What You Need To Know

Tegucigalpa, commonly referred to as Tegus, is the capital of Honduras and seat of government of the Republic, along with its twin sister Comayagüela.

Claimed on September 29, 1578 by the Spaniards, Tegucigalpa became the country’s capital on October 30, 1880 under President Marco Aurelio Soto. The current Constitution of Honduras, enacted in 1982, names the sister cities of Tegucigalpa  and Comayagüela as a Central District to serve as the permanent national capital, under articles 8 and 295.

Tegucigalpa is located in the southern-central highland region known as the department of Francisco Morazán of which it is also the departmental capital. It is situated in a valley, surrounded by mountains.

Tegucigalpa is Honduras’ largest and most populous city as well as the nation’s political and administrative center.
Area: 77.8 mi²
Population: 765,675 (2001)


  • Honduras currency is called lempiras (HNL).
  • Honduras money and exchange rates fluctuate daily between the lempira and the dollar.
  • When you arrive in Honduras, San Pedro Sula and Tegus airports have exchange cages.


  • Tegucigalpa features a more moderate form of a tropical wet and dry climate.
  • Tegucigalpa’s climate is among the most pleasant due to its high altitude. Like much of central Honduras, the city has a tropical climate, though tempered by the altitude—meaning less humid than the lower valleys and the coastal regions—with even temperatures averaging between 19 °C (66 °F) and 23 °C (73 °F) degrees.
  • The months of December and January are coolest, with an average min/ low temperature of 14 °C (57 °F); whereas March and April—popularly associated with Holy Week’s holidays—are hottest and temperatures can reach up to 40 °C (104 °F) degrees on the hottest day. The dry season lasts from November through April and the rainy season from May through October. There is an average of 107 rainy days in the year, June and September usually the wettest months.


  • Spanish is the spoken language in Tegucigalpa.
  • The Spanish spoken in Tegucigalpa is the norm for Honduran Spanish; however this Spanish has many influences from more rural forms of Spanish due to strong migrations to the city.

Getting around

By Taxi: Negotiating for the price (before getting in) is expected. Taxi drivers are a bit wild, so buckle up. Prices increase with number of passengers and late at night. Don’t be afraid to walk away from an expensive offer – taxis are everywhere and you’ll likely win the negotiation by walking away.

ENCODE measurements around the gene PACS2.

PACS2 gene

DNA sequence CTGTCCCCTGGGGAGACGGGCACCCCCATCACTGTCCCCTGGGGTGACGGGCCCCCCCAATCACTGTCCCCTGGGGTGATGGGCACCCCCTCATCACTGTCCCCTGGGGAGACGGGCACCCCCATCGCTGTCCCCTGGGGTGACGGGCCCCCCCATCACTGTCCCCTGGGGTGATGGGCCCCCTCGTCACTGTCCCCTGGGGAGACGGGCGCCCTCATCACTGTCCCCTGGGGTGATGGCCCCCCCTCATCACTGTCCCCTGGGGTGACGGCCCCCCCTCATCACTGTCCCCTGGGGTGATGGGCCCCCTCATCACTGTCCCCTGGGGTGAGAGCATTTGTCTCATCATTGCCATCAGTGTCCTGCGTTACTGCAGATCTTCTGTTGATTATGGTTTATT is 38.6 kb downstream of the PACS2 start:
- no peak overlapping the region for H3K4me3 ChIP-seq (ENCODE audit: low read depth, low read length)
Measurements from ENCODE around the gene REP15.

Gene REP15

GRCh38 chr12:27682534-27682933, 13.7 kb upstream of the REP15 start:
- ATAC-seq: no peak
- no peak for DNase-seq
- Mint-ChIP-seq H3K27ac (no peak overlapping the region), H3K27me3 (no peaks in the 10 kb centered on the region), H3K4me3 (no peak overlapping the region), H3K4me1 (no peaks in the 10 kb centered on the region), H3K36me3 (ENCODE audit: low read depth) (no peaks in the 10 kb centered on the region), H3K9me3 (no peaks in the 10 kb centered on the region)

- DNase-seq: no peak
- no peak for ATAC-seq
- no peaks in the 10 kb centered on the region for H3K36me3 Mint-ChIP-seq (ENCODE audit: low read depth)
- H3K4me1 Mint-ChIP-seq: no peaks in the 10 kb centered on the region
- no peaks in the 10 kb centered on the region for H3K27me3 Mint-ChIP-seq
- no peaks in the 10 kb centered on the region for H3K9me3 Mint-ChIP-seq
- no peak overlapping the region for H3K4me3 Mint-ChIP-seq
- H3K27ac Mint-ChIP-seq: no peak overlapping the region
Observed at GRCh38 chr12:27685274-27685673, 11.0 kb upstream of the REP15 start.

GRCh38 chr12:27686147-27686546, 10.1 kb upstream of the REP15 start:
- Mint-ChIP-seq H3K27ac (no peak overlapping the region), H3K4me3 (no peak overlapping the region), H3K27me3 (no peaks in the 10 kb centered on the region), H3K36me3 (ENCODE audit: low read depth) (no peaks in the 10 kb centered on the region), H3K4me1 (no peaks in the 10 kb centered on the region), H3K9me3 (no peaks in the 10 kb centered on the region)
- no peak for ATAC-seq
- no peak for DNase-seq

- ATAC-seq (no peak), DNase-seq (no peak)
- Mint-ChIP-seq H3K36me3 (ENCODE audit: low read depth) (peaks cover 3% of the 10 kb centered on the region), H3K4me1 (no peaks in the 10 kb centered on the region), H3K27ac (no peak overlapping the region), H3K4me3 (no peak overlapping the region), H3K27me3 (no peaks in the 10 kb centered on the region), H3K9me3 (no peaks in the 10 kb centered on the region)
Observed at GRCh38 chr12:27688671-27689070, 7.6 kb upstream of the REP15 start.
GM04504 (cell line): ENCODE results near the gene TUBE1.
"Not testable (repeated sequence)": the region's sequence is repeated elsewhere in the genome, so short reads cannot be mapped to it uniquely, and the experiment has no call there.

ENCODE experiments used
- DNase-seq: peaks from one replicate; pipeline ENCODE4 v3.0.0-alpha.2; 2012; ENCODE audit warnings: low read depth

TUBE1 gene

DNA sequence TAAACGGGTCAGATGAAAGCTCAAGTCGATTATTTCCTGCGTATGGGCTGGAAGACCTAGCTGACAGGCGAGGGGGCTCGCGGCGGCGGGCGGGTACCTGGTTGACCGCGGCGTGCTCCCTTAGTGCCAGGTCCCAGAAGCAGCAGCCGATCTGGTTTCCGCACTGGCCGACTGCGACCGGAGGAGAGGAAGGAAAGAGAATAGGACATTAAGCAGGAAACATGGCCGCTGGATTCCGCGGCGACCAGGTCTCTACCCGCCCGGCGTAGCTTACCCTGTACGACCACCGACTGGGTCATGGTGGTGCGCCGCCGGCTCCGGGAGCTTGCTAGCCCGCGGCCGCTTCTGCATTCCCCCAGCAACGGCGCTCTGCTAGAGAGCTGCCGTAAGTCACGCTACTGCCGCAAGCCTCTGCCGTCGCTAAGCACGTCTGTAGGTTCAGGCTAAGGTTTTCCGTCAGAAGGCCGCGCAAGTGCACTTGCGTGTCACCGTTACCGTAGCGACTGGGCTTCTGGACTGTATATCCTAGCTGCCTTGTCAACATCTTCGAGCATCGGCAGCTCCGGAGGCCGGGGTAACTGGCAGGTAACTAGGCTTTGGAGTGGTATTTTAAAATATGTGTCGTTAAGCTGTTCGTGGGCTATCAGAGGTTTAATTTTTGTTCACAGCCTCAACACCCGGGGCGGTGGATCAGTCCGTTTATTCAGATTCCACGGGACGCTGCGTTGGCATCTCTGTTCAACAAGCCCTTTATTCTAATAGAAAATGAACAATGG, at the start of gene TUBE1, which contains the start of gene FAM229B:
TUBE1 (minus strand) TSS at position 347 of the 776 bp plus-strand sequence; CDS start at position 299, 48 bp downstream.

By bus: There are common bus stops throughout the town, but are unlabeled. Find a large group of people standing on the sidewalks for the largest selection of bus routes. To know the main destinations of the buses, look on the front of the bus above the windshield. Most buses operate to distinct neighborhoods and link to El Centro or the market in Comayaguela. In the market in Comayaguela you can also find many inter-city buses with various prices and various levels of comfort, ranging from the most common chicken-bus to double decker luxury buses.

Safety Tips

  • Keep to the main parts of the city and don’t be tempted to go to places that you are not sure of.
  • Keep to the main roads and avoid short cuts down back alleys etc.
  • Never walk at night in the center of the city even for a short distance – always take a taxi.
  • Be particularly wary of people hanging around outside hotels; it is a favorite place to catch tourists and mug them.
  • Ignore the street children and people coming up to you in the streets with hard luck tales. Street children can become violent and the latter may be part of an elaborate scam or they might just simply be pick pockets. The best thing to do is just to walk on and ignore them.
  • Do not carry large sums of money when shopping and do not wear expensive jewelry.
  • Do not accept food and drink from strangers; visitors have known to be drugged and then robbed.
  • If you must carry large sums of money or valuable possessions, carry two wallets: Keep one hidden with most of your money in it. The other should be in the most common place, your back pocket. Keep 5-10 US$ in the wallet, and a few stray lempiras. The lempiras can go to beggars (they tend to be persistent), and the dollars to appease any possible robbers. Typically 5-10 US$ is viewed as a days salary in Honduras, and just may be enough to appease a robber without sacrificing your larger stash. Use caution, as there is no such thing as a predictable thief in Honduras.
  • If you shop at the Mercado San Isidro in Comayagüela, don’t go after dark and don’t carry a lot of valuables with you. Even in the daytime there are pickpockets and “grab-and-run” thieves in the market. And definitely don’t walk around in Comayagüela itself (apart from the market area) at ANY time, day or night.
  • It IS possible to go to Parque de la Paz and take panoramic pictures from the top as well as a picture of the monument itself. However, you must be very careful. Do not ever walk up the hill by yourself or even in a small group. Have a reliable taxi or tourist guide drive you up and make sure not to wander around too much when you’re at the summit. It ought to go without saying that this is only possible in the daytime.
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